It's great fun and, as is so often the case, the most fun is had around the edges, in lines so throwaway you almost miss them and things that have little to do with anything. I particularly enjoyed the promotions for Pride incontinence pads.
Girls, Showcase, 7.30pm
HBO's new comedy series is a strange beast but it's funny and there's plenty to like about it. The shorthand description ''Sex and the City for Millennials'' fits (there are even occasional references to that show). It follows four young female friends - Hannah (Lena Dunham), Marnie (Allison Williams), Jessa (Jemima Kirke) and Shoshanna (Mad Men's Zosia Mamet) - who live in New York (although it's Brooklyn rather than Manhattan). There is also enough sex to go around, even if Girls traffics heavily in ugly ''real'' depictions (depending, of course, on your own definitions).
Plenty of shows have proven that likeable characters are not a prerequisite for success but tight writing is, which Girls has in spades. The characters speak rather implausibly in short, clipped, perfectly timed, culturally metatextual, Sorkinish bites, but what do we want from television - realism or escapism? Girls tries to meld together both and the result is something at once weird, compelling, off-putting, hilarious but difficult to love.
The first two episodes establish a world where people walk around half-formed - their bodies are adult but their brains are still adolescent-elastic. It's a scary and thrilling cusp that a lot of people want to forget and that's where Girls really hits a nerve. Everyone growing up is just doing the best that they can and to see it up so unflatteringly close is challenging. But it's worth sticking around to see how these women turn out.
Not One Less (1999) SBS Two, 10.30pm
In the remote Chinese village of Shuiquan, there is no one to take charge when the local schoolteacher, Mr Gao, is called away on urgent family business. The only person capable of running the dilapidated school is 13-year-old Wei Minzhi, a student who can read well enough to teach and to tutor the class in numeracy. Before he departs, Gao leaves Wei with a stick of chalk for each of the days he will be absent and promises her an extra 10 yuan on top of the 50 she will be paid if, when he returns, the class roll remains steady.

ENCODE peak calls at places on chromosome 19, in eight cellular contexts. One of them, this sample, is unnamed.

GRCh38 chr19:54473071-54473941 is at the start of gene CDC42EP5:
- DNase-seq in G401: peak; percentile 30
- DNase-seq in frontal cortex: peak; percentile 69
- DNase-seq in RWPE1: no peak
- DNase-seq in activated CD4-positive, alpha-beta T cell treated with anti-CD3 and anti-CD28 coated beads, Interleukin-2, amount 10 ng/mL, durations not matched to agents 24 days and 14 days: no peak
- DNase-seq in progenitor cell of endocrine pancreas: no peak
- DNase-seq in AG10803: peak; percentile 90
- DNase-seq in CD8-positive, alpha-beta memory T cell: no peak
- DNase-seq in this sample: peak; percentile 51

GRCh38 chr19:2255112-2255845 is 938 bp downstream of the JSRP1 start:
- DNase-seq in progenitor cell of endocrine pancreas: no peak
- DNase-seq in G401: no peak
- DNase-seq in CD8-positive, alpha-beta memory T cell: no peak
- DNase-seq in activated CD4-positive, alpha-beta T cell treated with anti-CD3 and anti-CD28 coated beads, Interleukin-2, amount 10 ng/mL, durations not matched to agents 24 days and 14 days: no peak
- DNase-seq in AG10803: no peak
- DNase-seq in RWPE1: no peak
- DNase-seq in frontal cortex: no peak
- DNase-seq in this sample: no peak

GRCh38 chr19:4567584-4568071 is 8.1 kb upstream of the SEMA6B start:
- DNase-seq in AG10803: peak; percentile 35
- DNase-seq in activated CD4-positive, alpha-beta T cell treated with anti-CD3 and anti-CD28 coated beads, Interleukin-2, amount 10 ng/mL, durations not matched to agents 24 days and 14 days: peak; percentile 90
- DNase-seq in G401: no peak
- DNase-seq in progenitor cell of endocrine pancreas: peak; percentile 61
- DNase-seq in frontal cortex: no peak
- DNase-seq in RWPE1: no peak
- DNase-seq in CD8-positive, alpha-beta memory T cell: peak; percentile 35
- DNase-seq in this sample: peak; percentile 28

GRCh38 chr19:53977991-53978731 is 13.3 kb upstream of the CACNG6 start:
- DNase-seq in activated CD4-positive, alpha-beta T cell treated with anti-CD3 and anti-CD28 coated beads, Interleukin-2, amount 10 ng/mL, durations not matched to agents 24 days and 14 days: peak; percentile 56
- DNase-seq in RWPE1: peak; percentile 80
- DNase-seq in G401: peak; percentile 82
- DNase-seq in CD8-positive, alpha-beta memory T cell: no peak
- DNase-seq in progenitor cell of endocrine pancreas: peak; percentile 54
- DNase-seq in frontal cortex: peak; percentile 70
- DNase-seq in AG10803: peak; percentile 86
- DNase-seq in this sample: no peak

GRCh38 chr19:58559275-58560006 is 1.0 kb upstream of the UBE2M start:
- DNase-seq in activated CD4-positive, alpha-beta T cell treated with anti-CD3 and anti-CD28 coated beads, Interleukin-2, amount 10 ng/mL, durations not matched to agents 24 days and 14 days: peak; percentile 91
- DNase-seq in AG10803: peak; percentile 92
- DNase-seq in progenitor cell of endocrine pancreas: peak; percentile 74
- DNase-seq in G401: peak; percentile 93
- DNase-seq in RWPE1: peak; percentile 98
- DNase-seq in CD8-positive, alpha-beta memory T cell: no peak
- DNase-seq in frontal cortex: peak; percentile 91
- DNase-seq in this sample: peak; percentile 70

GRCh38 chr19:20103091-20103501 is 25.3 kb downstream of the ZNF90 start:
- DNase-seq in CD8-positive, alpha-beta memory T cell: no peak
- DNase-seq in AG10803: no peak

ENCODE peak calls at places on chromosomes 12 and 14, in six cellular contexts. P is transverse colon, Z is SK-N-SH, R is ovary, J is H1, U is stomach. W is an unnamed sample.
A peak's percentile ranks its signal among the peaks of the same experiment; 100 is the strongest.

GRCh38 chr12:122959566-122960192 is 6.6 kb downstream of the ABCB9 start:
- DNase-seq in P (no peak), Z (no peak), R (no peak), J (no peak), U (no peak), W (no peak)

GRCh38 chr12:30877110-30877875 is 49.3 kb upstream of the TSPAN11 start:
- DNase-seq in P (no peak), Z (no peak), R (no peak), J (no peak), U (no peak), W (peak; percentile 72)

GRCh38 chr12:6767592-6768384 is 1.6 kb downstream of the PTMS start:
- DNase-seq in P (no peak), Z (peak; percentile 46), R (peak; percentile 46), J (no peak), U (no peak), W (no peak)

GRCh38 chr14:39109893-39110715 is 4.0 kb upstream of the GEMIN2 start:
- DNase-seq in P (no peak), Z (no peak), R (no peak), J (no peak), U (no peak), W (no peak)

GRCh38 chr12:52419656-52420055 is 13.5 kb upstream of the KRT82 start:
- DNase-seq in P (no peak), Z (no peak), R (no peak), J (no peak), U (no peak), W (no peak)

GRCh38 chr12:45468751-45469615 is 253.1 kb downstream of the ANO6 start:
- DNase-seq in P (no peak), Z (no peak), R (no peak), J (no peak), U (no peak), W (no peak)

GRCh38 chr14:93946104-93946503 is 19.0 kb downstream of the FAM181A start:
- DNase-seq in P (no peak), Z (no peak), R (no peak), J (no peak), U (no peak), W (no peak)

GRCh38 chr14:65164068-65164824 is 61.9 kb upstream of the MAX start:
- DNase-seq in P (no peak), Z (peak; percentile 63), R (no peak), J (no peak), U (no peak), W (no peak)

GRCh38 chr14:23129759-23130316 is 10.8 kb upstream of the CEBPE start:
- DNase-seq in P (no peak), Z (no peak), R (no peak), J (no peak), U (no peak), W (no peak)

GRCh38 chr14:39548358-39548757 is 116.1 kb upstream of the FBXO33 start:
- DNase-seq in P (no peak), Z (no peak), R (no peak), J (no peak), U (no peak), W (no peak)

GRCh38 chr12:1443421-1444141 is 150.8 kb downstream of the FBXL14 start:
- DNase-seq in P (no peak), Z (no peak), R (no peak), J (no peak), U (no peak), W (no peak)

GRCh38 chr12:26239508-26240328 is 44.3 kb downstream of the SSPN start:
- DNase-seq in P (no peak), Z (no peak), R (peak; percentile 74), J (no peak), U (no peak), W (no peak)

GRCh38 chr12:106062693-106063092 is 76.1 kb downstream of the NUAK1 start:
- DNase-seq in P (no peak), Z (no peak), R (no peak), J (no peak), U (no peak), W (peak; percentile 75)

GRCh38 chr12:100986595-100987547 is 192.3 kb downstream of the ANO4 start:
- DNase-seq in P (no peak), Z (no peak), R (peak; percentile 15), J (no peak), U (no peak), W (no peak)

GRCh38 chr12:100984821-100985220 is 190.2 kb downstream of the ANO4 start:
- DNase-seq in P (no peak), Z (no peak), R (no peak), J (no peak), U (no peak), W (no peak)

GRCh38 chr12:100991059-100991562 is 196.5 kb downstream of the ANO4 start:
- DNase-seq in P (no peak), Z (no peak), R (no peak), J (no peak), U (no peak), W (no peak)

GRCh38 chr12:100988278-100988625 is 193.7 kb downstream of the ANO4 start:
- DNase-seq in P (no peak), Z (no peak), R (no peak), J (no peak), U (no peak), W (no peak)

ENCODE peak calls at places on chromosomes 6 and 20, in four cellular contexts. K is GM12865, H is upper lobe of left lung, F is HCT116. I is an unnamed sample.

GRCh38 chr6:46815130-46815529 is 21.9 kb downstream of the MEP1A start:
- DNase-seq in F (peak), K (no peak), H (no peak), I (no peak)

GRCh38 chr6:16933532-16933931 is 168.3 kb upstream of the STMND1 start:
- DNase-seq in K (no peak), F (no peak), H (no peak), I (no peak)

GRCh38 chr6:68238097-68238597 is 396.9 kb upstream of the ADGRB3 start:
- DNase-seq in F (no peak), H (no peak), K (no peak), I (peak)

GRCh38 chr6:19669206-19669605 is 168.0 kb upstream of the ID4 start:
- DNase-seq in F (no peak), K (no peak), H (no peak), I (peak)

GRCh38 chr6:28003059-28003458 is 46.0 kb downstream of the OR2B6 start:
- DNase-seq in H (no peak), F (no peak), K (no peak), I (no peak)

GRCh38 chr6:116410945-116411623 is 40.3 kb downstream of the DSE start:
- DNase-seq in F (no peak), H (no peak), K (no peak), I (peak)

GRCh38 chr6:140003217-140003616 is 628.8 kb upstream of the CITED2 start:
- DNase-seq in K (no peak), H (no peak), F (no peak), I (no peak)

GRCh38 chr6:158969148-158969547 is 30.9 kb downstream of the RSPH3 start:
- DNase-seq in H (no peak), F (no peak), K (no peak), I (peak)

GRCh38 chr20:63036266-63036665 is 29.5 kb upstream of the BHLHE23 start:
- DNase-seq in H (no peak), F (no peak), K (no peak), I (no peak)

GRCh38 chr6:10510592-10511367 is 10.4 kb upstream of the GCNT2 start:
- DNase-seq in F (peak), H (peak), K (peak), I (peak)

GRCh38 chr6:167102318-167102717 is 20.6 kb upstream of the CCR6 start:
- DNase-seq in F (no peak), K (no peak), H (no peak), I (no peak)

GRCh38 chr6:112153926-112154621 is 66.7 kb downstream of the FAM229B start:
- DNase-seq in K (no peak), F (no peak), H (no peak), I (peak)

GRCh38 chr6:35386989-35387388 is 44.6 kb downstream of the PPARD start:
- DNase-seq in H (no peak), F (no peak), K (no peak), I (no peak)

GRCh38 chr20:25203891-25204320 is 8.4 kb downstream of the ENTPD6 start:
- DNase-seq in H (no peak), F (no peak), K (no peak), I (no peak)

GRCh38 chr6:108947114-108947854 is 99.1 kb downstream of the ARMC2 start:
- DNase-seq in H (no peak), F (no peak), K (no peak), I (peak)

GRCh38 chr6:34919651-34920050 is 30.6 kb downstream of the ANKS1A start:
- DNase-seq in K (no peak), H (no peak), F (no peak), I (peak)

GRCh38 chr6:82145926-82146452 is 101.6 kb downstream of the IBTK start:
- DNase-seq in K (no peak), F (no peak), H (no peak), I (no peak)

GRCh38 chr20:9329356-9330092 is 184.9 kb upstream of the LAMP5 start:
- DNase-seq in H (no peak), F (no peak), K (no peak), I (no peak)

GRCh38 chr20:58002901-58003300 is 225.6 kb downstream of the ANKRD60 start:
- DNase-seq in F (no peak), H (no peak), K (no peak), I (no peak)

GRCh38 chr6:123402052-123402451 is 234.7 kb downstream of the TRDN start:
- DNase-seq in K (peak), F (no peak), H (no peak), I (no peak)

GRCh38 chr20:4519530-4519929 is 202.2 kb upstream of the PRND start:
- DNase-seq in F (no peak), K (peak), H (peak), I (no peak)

But poverty is ever present in the mountains and with no authority figure to restrain him, the class troublemaker, Zhang Huike, quits school and heads off to find work in Zhangjiakou, the nearest city. Annoyed by his rejection of her control, alarmed by the prospect of disappointing Gao and resolute when it comes to protecting her promised bonus, Wei urges the remaining 26 students to pass around the hat. Having scraped together sufficient funds to enable her to follow Zhang and bring him back, she sets a series of tasks and assignments then hitchhikes to Zhangjiakou where the errant 10-year-old has found that the streets are not lined with gold.
Wei finds him starving and homeless - but can she persuade him to return? His shame at being so comprehensively defeated will destroy his reputation, but if she can't bring him back others will make the obvious deduction, jeopardising the school's future.
Zhang Yimou's film is a winner, not just for the tension of the matters to hand but because it speaks reams for the determination of a youngster to fulfil her duty and see the consequences as they play out upon the bigger picture. Poverty can best be alleviated by numeracy and literacy, so without a decent level of education the village will never thrive. It's the power of one on a scale poised to tip either way. And it's impossible not to hope these cheerful peasant kids will lead more rewarding and productive lives than their illiterate parents.
They radiate youthful energy, enthusiasm and potential, learning valuable lessons in maths as they raise the money to finance Wei's mission.